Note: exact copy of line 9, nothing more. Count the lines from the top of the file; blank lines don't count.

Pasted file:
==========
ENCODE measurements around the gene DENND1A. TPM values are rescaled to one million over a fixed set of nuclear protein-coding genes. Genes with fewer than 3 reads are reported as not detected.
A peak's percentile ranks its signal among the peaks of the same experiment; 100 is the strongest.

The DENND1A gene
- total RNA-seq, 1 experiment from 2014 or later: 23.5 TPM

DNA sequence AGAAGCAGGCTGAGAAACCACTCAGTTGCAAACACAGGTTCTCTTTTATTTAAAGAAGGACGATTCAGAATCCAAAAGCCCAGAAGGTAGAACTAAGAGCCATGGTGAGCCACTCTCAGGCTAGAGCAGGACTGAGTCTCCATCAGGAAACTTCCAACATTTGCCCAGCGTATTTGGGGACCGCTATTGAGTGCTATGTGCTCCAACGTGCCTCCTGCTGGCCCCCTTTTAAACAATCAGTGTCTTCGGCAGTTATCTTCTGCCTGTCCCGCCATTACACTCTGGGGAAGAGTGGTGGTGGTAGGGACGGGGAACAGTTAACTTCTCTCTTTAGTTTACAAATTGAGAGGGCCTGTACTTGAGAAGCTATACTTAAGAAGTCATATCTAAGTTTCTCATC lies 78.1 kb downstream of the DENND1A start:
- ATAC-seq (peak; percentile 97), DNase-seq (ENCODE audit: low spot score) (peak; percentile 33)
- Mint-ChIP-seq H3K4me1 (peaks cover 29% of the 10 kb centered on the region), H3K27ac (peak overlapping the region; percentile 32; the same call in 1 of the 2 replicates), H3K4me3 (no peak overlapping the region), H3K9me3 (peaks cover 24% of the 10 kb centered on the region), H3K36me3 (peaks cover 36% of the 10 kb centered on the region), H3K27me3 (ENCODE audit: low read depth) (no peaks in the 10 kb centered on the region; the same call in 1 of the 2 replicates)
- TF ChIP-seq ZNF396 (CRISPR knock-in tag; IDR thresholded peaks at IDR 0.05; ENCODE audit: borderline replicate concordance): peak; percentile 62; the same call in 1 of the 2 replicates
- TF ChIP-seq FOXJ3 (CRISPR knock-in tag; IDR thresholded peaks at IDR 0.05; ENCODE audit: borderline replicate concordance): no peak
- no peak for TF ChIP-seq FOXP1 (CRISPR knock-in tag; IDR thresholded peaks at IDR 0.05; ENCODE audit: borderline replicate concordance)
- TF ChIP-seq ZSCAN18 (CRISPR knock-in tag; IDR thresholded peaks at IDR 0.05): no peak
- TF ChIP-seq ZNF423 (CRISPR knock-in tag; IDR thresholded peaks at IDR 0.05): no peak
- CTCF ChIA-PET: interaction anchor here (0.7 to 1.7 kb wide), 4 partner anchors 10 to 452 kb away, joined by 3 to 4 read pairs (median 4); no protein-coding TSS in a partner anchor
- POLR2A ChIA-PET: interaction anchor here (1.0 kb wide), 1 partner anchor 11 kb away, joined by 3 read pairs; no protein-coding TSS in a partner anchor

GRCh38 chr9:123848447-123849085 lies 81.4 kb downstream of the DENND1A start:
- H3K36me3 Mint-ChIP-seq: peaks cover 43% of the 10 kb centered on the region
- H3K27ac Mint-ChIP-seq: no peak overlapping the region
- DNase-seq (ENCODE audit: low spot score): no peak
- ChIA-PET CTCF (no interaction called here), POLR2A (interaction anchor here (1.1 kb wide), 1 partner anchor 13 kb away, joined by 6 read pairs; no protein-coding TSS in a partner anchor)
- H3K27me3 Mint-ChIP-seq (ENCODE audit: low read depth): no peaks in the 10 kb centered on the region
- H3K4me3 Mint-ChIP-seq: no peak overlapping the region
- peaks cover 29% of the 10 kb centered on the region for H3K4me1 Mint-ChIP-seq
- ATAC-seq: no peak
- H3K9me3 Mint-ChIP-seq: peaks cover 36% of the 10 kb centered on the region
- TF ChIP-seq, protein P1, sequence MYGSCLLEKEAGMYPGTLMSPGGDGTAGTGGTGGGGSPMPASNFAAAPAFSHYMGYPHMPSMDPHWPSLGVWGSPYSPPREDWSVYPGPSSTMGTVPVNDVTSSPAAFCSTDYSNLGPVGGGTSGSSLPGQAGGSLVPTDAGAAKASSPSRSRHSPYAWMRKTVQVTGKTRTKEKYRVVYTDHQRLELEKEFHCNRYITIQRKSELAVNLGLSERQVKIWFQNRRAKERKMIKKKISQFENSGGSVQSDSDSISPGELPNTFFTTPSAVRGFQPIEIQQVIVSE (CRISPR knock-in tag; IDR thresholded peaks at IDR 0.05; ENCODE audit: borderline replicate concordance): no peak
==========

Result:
- TF ChIP-seq FOXJ3 (CRISPR knock-in tag; IDR thresholded peaks at IDR 0.05; ENCODE audit: borderline replicate concordance): no peak